Last Updated:Jul 1, 2007

James Welling: “New Photographs”

Photographer James Welling is showing 8 new pieces at Wako Works of Art in Shinjuku.

The works come from two of his working series, “Flowers” and “Screens”, both of which are created through direct contact of object, light and metallic photo paper (in “Flowers” the object is Plumbago flowers, in “Screens” it is light itself). Thus, Welling eliminates the camera from the photographic method.

The “Flowers” series consists of pink, blue and yellow silhouettes of the Plumbago flower. Like a painting, the long thin stems and clusters of petals are carefully composed to create carefully balanced asymmetry. The gradated colours bleed into each other, occasionally fading into the impossibly white background. The flatness of the image connotes spray-stencil art or printed fabric. In “Screens” (only 1 piece is shown here), the entire surface is orange, with occasional sweeps of yellow that give the image a warm glow.

Through the elimination of the camera, the spontaneity that defines the photographic medium is absent from Welling’s works. The air of unreality about the way that the flowers poise in the frame is a little uncanny, and maybe even mundane when compared to, for example, digitally enhanced graphic images which they almost resemble. But then, the reality of the fact that these are indeed ‘photographs’ drags you back and forces you, once again, to confront the images in front of you.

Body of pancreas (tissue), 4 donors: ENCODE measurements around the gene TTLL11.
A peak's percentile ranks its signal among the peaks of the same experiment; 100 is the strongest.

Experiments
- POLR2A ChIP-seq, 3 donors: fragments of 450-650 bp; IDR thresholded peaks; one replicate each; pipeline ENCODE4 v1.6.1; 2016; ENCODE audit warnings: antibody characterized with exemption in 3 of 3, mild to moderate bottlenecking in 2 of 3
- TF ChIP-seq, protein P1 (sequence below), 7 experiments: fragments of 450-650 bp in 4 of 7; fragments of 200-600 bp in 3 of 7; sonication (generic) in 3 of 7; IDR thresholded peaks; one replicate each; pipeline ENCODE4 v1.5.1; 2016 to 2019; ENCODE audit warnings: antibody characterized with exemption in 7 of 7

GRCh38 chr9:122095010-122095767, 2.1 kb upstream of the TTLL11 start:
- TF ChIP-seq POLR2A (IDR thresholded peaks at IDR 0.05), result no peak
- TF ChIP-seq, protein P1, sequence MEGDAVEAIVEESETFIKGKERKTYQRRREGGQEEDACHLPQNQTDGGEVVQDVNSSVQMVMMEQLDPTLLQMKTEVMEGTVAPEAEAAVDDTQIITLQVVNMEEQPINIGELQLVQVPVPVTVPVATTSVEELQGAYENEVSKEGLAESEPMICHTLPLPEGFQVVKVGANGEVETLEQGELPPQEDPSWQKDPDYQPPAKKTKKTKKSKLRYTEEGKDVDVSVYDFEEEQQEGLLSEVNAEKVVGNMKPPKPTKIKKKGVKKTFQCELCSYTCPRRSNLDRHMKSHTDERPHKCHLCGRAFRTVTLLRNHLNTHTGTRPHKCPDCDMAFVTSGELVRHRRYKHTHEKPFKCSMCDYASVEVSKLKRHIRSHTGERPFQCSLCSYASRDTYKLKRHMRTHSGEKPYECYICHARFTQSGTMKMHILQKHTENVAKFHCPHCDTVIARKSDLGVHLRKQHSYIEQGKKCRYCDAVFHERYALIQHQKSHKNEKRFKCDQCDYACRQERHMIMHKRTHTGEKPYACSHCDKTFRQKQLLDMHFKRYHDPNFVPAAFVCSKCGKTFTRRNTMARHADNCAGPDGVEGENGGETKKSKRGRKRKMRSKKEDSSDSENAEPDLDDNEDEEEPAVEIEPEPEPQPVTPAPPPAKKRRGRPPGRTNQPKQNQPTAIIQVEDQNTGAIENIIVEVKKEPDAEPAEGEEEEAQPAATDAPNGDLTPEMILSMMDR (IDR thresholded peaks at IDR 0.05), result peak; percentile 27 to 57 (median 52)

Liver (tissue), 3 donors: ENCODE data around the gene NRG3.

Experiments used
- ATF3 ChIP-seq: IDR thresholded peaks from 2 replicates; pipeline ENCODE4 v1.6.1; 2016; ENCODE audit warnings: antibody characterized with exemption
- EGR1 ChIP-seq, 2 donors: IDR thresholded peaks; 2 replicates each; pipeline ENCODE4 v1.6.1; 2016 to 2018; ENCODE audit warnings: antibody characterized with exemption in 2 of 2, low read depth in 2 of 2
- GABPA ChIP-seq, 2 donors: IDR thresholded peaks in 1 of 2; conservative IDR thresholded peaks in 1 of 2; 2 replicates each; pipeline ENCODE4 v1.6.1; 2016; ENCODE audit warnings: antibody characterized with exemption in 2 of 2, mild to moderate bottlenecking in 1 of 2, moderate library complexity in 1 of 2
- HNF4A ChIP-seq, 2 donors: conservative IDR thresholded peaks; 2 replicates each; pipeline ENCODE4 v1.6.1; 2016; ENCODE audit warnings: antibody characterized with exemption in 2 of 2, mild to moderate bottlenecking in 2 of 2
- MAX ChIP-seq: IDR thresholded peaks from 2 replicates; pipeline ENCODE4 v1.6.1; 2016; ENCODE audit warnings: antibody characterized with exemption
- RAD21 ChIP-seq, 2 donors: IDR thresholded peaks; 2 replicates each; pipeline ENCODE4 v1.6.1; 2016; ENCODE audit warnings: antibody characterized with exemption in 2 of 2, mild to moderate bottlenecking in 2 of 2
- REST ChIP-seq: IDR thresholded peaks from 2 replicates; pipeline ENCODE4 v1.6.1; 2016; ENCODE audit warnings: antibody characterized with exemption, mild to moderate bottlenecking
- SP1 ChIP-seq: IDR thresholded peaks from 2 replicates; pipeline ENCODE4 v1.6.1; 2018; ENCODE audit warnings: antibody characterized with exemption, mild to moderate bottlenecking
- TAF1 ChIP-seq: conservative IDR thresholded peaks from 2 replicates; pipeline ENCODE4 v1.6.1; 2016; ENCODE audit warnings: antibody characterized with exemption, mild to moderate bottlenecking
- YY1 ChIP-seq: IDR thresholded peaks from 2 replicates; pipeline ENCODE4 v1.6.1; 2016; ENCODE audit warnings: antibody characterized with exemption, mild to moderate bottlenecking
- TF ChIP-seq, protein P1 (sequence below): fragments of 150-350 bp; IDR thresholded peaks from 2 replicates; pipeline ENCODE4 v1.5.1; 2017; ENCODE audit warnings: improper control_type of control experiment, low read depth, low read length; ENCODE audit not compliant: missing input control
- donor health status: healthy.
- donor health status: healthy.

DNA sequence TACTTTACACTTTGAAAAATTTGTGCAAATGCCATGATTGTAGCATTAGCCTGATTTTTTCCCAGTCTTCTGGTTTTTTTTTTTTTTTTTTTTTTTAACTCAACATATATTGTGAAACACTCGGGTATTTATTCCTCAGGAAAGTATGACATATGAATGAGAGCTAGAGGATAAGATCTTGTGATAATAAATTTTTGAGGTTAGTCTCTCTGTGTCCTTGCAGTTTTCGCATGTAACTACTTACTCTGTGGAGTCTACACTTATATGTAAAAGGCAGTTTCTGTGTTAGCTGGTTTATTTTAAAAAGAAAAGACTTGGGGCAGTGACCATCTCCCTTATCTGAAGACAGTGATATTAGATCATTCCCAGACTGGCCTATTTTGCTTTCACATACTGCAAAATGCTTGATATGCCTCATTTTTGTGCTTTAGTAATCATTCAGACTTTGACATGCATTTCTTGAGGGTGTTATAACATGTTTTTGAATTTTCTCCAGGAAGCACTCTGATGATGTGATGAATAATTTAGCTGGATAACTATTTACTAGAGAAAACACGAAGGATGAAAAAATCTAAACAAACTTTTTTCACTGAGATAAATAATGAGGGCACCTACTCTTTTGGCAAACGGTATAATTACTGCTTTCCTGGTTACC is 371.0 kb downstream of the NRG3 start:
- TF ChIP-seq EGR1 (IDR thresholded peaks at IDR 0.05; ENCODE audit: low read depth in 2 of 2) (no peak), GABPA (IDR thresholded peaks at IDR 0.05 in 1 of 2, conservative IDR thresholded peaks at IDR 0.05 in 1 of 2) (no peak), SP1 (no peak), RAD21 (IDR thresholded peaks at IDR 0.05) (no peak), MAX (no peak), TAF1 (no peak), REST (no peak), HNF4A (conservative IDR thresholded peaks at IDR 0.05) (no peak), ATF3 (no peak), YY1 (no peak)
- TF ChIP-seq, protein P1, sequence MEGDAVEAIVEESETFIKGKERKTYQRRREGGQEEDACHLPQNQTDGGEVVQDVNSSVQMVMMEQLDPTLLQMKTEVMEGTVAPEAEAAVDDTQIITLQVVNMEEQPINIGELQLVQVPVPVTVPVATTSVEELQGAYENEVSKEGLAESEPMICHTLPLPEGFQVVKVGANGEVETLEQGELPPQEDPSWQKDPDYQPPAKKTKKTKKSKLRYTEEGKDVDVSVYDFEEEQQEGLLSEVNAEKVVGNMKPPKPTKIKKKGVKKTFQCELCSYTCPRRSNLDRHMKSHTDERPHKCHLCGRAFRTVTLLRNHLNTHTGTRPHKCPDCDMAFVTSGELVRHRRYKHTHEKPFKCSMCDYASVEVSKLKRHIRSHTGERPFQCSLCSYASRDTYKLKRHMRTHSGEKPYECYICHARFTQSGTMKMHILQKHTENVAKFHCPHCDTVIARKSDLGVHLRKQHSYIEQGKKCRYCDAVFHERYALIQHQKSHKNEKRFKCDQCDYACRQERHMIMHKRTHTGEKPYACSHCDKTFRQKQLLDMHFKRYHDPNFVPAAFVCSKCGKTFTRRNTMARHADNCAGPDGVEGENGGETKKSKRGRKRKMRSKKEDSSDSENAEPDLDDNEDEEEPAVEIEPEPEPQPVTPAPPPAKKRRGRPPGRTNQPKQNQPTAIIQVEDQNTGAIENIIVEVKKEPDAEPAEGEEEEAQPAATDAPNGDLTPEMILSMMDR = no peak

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Lena Oishi

Lena Oishi

Born in Japan in 1982, grew up in England and Australia. With a BA in Media and Communications and MA in Cinema Studies, she now lives in Tokyo as a freelance translator and occasional editor. Works include VICE Magazine, Japanese editorial supervision of "Metronome No. 11 - <i>What Is To Be Done? Tokyo</i> " (Seikosha, 2007), and translation for film and art festival catalogs. She can also interpret simultaneously if you give her enough candy. Lena likes making her eyeballs bleed after watching way too many films while eating ice cream in the dark.

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